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Performance Fine-Tuning for MS SQL and Data Warehousing

Data Extraction Benchmark

Data extraction benchmarks for a plain table (no transformations) using well sized network and computer resources:

  • MS SQL Server data extraction:

    • Within the same SQL instance: avg of 500K to 2M recs/sec, speed of 200MBps to 400MBps.

    • Over a 1GB local network: avg of 50K to 100K recs/sec, speed of 10MBps to 18MBps.

    • DataSelf cloud data warehouse:

      • Extraction (350MBps max download speed): avg of 3K to 10K recs/sec, speed of 1MBps to 3MBps.

      • Uploading (30MBps max upload speed): avg of 2K to 8K recs/sec, speed of 2MBps to 8MBps.

    • Note: SSMS data panel usually renders data slowly. Use the ETL, Excel or other tools to test speed.

  • OData data extraction:

    • Using pulsed extraction (minimum impact in source system): 2K to 20K recs/minute.

    • Using continuous extraction (might impact in source system): 10K to 100K recs/minute.

  • ODBC data extraction: to be determined.

Example of performance test: the ADOCCLB table below (screenshot from SSMS) has 508MB of data space and 246K recs. If the extraction took 100 seconds to complete: rate of 2.46K recs/sec, or 5.08MBps.


  • Check that the recommended system requirements have been met. More details at: System Requirements for DataSelf Analytics

  • Check that the data warehouse’s database(s) is using the latest SQL compatibility level available:

    • Open SSMS → right click the data warehouse database → Properties → Options → Compatibility Level = the latest available on this SQL instance → Ok.

  • If the source database is MS SQL, and it’s hosted in the same instance where the data warehouse is, be sure that both of the following parameters have exactly the same SQL instance name (do not use (local)):

    • ETL → Tools → SQL Server Connection → SQL Server Name

    • ETL → Action → Wizard → Table → Select the data source name → Edit → Server Name.

  • Check if there are malware software or other apps draining CPU resources. For instance:

    • Windows Defender is usually enabled by default and tends to drain CPU resources. Open Windows Task Manager → Details, see how much time Win Defender’s app MsMpEng.exe has been accumulating. As a general rule, we recommend either removing Windows Defender, or whitelisting MS SQL and DataSelf ETL from Win Defender.

  • Check that MS SQL Server (Windows Task Manager → Details → sqlserver.exe) can allocate as much CPU as needed when running intensive queries. On Windows Task Manager → Details, be sure to see columns Name, CPU (% CPU usage right now), and CPU time (accumulated CPU usage).

    • The SQL app should be able to allocate multiple CPU threads. For instance, on a server with 4 CPU threads, each CPU thread represents 25% of the total CPU capacity. Seeing SQL using 60% of CPU (CPU column) means it’s using 2 CPU threads and some extra from a 3rd thread.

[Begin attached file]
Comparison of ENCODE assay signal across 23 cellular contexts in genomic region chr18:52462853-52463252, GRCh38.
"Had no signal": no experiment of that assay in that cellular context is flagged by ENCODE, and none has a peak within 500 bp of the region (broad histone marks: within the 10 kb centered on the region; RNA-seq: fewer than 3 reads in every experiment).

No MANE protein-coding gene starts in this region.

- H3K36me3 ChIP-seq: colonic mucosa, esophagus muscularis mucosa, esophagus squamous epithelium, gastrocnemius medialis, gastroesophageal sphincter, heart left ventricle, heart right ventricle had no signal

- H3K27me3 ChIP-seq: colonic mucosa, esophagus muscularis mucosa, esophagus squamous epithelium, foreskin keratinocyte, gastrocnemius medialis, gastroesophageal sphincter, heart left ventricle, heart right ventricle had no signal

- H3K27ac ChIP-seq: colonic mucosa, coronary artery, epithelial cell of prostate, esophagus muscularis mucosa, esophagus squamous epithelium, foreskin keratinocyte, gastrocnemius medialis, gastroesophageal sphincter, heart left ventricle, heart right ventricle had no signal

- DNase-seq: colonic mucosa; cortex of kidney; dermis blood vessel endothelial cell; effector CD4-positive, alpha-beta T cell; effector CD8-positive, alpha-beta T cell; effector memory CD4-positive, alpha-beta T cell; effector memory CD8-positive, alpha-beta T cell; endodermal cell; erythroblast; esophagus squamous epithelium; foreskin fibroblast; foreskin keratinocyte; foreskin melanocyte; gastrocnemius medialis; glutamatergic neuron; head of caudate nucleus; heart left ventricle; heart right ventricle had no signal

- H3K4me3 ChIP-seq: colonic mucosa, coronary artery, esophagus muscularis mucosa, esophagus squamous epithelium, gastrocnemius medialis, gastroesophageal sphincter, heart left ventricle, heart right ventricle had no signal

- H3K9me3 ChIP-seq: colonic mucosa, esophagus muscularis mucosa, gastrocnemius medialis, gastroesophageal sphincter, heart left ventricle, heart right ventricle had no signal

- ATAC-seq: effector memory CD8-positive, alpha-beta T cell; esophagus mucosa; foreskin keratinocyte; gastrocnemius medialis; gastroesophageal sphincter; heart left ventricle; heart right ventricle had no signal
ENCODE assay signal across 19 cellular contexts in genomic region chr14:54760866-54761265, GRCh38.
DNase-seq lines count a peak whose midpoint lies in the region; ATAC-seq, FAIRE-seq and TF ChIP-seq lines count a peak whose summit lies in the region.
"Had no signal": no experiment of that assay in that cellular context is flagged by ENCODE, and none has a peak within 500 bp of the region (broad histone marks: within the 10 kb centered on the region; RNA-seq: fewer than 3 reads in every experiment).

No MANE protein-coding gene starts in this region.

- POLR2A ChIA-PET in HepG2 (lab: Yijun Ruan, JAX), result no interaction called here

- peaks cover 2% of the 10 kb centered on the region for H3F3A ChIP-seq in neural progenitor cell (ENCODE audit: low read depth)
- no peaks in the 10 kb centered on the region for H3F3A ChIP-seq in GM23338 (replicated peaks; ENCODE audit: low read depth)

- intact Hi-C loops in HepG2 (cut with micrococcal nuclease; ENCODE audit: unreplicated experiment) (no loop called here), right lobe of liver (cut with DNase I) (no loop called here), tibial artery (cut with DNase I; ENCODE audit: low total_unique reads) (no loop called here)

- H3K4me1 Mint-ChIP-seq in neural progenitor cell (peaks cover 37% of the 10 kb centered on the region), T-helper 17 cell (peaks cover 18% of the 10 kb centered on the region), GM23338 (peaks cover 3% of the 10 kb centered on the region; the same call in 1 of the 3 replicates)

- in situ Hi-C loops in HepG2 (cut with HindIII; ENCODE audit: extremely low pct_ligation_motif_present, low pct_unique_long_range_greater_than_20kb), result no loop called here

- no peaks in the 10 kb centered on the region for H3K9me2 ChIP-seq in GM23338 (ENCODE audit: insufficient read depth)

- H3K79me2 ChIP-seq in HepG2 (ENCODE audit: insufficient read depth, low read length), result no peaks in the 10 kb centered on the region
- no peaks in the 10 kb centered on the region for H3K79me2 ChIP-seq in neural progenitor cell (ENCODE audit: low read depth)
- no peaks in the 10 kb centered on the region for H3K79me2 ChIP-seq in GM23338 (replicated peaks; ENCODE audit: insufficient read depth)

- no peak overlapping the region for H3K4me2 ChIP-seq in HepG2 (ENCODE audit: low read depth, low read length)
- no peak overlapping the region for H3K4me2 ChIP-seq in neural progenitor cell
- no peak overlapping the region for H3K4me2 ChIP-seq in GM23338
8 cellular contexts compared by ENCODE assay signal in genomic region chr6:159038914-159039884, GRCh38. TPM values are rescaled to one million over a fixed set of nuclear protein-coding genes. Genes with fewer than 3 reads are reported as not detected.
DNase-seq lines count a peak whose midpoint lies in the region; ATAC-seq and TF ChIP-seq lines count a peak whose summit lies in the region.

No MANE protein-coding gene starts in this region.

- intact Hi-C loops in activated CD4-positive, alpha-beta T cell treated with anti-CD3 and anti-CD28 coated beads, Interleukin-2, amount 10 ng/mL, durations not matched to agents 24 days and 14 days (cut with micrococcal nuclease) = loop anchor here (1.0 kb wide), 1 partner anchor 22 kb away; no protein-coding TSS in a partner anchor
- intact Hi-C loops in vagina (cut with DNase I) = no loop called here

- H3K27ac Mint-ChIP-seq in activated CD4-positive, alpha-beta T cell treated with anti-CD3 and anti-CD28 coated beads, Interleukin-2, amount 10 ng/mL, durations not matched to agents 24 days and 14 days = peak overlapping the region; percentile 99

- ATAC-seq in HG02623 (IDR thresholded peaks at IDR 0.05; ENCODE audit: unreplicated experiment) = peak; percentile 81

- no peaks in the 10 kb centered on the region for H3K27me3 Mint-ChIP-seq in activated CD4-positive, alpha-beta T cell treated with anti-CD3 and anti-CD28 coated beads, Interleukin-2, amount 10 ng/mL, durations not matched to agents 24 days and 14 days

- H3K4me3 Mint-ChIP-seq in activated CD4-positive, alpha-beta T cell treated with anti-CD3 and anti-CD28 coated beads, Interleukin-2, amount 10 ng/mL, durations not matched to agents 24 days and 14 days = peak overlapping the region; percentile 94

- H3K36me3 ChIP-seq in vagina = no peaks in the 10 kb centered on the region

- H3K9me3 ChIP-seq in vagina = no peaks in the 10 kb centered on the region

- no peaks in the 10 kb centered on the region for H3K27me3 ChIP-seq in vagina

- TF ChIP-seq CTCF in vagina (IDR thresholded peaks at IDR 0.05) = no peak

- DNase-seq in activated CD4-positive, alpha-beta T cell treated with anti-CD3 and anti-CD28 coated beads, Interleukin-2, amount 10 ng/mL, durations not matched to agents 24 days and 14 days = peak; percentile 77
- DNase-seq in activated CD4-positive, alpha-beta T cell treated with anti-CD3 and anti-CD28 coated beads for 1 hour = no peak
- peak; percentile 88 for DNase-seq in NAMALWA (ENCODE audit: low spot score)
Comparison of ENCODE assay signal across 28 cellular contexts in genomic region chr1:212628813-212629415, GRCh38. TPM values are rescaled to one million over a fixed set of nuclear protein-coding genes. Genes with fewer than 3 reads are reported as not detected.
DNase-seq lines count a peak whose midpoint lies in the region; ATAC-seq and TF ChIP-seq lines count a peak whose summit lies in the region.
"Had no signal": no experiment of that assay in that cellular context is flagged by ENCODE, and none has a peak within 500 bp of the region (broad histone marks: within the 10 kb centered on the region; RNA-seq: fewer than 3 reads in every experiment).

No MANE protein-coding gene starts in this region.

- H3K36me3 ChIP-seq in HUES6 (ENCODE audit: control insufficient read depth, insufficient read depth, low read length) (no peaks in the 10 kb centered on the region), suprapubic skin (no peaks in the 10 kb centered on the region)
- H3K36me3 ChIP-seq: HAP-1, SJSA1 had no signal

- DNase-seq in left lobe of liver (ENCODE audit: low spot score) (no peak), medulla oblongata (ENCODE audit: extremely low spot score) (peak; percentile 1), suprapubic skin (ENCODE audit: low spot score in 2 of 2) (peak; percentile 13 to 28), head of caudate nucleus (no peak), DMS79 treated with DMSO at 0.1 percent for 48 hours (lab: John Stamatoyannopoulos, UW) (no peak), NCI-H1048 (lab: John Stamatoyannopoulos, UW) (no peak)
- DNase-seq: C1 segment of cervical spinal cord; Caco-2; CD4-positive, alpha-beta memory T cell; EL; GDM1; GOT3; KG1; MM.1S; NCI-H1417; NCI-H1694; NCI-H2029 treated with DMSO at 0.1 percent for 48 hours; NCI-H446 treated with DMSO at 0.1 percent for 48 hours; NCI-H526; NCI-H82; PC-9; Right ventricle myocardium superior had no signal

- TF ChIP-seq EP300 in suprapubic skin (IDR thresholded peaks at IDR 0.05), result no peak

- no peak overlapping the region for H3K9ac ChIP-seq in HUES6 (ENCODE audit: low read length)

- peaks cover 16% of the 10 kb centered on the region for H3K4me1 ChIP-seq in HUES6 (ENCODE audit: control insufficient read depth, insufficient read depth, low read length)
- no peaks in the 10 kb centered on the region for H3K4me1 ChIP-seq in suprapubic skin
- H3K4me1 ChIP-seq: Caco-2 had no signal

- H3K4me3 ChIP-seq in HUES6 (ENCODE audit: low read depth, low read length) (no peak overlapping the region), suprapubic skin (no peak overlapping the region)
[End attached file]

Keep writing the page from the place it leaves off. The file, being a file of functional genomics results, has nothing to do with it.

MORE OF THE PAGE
• Check that MS SQL Server (Windows Task Manager → Details → sqlserver.exe) can allocate as much RAM as needed. As a rule of thumb, the available RAM for SQL must be at least 50% bigger than the largest table by data size. For instance, if the largest data warehouse table has 8GB of data, SQL must have at least 12GB of RAM available for its tasks.

  • Avoid varchar(max) when linking tables in SQL (such as in views or stored procedures).

  • If SQL Server is remote, check if the network speed between the local computer and the SQL box is fast. SQL must render data quickly when one queries a single table with lots of data.

  • Set the data warehouse SQL database’s “Recovery model” set to Simple.

  • Set the data warehouse SQL database’s “Compatibility level” to the latest available.

  • If the server is still slow after the above has been addressed:

    • Many queries will run slowly when they link several tables. In many cases, there’s a single table/link that is causing most of the slowness. To narrow down to that table/link, take the query, remove one parent table, run the query and monitor the performance, if slow, remove another table, run the query, do this until you find which table/link makes it run fast. Once that slow table/link is found, start the test from scratch again and focus on removing that table/link as the first step and see if that table is the only factor affecting the slowness.

    • Add indexes to fields being used to link the largest tables.

    • Consider moving extensive data transformations to the table level, not at the query level.

Memory Use Info from SQL Server

SQL to extract memory usage info from MS SQL Server.

SELECT [name], [value], [value_in_use]
   FROM sys.configurations
   WHERE [name] = 'max server memory (MB)' OR [name] = 'min server memory (MB)';

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